The next morning, I flew to London.  I am told the food has improved over the past few years.  Most of it was good.  We did eat at La Petit Maison (on Gwyneth Paltrow’s recommendation) which was very good.  The pork belly and lamb stand out in my mind as being especially great, the treatment of the proteins and vegetable accompaniments was technically flawless.  Each course was flavorful and well balanced – after the mains arrived, the table fell quiet so we could taste each bite properly.

Norway was okay.  We stayed on the Queen Mary 2.  The food we actually ate in Norway was forgettable, though favorites include smoked salmon and pancakes with raspberry jam and sour cream.  The food on the ship was very good, though almost all of the menu items seemed to be fairly standard luxury cruise fare (read: generic “fancy food.”)

I give the country of Norway three stars:

When I arrived back home (after a brief interlude in LA for my cousin’s wedding), I immediately set to work undoing the damage I had done to myself over 3 quarters of school and 2 weeks of indulging in Europe.  I followed a raw food diet for about a week and gradually adjusted to a less extreme “healthy” meal plan consisting of low sodium soups, salads, health bars, and snacking on fruits and vegetables.  (With the exception of a few allowances for baking extremely fattening desserts, namely, Crack Pie and Better-Than-Crack Brownies.)  I combined this diet with working out 5x a week (note to self: difficult to adopt strict workout routine on a raw food diet) and went from running barely a mile before collapsing to completing a 10k less than 3 weeks after my return.

And now it is the last day of July and I have just finished summarizing the last two months of my adventures in eating.  From here, I will likely post simple lunch and dinner ideas/recipes, which may be worth revisiting when I am back in Chicago for the school year.  It’s great to be home and have such a bounty of fresh produce within arms reach, but a part of me still misses the Chicago restaurant scene.  I will post about eating adventures here if I come across any of note (SF Street Food Festival on Aug. 20th, perhaps?) but any food writing ideas are welcome.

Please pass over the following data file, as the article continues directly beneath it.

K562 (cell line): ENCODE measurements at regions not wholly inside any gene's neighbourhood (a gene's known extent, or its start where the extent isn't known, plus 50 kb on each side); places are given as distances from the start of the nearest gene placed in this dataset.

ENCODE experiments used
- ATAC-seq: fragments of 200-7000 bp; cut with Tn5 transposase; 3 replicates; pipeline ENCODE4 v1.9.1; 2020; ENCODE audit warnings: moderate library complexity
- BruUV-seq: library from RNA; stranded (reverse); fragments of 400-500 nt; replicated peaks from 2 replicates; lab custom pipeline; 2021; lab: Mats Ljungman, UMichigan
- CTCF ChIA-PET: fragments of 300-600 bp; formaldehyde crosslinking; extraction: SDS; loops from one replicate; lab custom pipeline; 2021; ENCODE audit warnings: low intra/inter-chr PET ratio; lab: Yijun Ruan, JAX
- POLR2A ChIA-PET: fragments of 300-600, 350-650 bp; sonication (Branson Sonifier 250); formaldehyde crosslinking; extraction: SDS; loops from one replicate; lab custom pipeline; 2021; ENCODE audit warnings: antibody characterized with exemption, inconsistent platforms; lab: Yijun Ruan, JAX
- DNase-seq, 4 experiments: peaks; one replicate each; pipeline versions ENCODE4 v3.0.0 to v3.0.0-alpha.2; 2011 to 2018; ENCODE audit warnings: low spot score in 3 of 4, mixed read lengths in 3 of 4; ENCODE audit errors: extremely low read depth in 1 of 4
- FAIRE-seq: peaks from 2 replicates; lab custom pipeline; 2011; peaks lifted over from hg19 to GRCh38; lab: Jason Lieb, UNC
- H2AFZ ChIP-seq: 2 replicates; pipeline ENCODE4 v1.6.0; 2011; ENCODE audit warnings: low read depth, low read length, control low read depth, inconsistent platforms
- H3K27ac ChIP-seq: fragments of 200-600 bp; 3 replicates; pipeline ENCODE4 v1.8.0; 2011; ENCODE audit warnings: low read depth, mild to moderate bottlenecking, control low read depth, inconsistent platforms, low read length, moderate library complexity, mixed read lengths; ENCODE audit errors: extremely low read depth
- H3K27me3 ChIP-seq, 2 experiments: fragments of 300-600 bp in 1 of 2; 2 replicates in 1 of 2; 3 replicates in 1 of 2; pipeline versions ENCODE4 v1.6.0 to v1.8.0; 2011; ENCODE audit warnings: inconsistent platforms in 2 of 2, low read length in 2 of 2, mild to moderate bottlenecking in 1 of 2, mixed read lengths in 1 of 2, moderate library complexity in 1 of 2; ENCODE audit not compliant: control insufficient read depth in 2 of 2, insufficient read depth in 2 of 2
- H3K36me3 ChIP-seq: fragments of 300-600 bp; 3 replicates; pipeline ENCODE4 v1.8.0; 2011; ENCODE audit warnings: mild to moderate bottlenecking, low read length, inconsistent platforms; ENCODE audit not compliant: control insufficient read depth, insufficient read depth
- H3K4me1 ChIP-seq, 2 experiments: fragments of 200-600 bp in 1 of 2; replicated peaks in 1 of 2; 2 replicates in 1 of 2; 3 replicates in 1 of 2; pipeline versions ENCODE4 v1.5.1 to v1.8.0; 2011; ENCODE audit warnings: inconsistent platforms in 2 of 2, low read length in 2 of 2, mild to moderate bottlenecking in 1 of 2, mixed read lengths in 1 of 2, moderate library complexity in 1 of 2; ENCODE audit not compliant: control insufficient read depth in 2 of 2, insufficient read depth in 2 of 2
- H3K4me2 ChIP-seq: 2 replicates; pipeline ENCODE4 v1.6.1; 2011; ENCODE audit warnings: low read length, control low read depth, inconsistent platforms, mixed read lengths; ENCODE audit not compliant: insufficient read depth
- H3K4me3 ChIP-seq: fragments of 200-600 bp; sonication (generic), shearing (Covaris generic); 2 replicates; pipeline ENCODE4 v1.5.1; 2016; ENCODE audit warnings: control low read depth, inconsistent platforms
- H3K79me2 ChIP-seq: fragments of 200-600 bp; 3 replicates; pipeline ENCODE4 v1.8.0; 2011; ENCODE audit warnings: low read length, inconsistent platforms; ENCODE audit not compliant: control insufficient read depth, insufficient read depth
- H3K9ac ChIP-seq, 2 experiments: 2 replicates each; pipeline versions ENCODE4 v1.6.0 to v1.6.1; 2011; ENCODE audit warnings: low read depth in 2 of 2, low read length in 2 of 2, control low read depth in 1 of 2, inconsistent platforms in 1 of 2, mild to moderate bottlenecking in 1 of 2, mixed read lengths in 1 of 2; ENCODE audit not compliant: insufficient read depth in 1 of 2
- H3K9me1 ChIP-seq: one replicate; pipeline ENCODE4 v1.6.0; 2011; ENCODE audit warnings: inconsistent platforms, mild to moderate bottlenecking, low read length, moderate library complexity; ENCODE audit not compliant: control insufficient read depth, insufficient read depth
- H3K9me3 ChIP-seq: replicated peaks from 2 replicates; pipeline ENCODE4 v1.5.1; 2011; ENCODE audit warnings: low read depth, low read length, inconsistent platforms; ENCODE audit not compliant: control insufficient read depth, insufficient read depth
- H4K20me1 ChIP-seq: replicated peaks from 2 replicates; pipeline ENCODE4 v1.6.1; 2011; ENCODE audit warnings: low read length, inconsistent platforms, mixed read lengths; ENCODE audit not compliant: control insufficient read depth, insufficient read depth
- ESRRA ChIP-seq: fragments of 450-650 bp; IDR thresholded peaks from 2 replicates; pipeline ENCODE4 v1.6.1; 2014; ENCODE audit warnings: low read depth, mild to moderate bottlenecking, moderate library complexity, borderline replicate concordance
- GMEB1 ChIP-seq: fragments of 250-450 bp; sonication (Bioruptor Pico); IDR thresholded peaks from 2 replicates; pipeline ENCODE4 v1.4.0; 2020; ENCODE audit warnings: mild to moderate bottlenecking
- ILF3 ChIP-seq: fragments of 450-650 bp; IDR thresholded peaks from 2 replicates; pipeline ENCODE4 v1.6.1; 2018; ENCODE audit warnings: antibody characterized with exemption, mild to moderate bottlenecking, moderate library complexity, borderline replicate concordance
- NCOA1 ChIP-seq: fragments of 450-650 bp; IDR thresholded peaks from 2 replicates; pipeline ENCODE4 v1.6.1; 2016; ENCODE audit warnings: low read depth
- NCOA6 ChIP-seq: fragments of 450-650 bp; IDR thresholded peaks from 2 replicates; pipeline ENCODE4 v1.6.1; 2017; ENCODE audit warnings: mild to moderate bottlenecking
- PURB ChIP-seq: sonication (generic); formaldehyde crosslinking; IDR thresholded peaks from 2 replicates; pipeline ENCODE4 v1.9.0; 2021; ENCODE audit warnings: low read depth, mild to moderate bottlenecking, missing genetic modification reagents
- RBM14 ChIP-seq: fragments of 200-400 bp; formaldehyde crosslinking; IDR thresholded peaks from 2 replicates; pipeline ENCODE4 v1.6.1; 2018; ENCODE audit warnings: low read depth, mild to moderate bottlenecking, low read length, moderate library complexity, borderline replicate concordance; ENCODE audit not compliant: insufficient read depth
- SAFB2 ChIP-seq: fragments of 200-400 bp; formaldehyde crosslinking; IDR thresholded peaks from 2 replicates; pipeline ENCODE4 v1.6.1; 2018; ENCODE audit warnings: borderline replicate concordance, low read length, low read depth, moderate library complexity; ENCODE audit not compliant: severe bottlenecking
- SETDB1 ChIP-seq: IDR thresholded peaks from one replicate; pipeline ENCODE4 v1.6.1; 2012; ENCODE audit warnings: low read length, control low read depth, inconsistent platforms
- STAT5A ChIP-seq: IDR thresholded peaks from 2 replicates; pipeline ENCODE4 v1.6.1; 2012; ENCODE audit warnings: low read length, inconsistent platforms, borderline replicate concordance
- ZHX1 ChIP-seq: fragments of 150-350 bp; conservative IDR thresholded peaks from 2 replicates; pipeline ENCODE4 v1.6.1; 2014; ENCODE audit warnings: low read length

Happy summer.  Go eat a peach and bask in the sun.

L

PS, If you do feel like staying in, here are two highly recommended recipes I have test driven in the past week for you to try your hand at:  http://momofukufor2.com/2010/02/momofuku-milk-bar-crack-pie-recipe/ and http://www.howsweeteats.com/2010/08/better-than-crack-brownies/.


Quick Reviews on All the Restaurants in Hyde Park I’ve ever Gone to (Part 1)

Bonjour Bakery and Cafe

Good fresh bread, even better fresh and slathered with some fresh butter and sea salt or goat cheese.  Pastries are good but expensive.
The French bread here has a finer crumb, which makes it better for cooking with in many recipes (brioche for bread pudding, sliced baguette for crostini, etc).

Cafe Corea

One of the few safe places to sit down and have a good meal in Hyde Park.  (An exaggeration, but not by much)  Staff is friendly and accommodating, I believe the restaurant is family owned.  The Jap Chae is a good bet, as are the hot soups.  Marginally more expensive than most Asian restaurants in Hyde Park, but markedly better.  Comforting food well prepared.

Cedars Mediterranean Kitchen

Overall, disappointing.  Hyde Park’s attempt at a mid-range “Mediterranean” attempts to make up for in ambiance what it lacks in originality and quality of ingredients.  The dishes I’ve sampled have been hit-or-miss, but there is better, cheaper food to be found at the Nile.

Chant

I went here for dinner last spring quarter, I will never come back.  The “Asian fusion” concept is poorly executed in every sense.  The decor and layout are tacky and impractical, and the food is uninspired and in some cases highly contrived.  The reason I have a hard time liking Asian fusion restaurants is that so many times the product of the fusion ends up being a compromise of the originals rather than an innovative and nuanced approach to an old classic.  Noodles Etc’s attempt at a trendy, mid-range fusion restaurant is no better than most cheaper restaurants in Hyde Park.

Edwardo’s Natural Pizza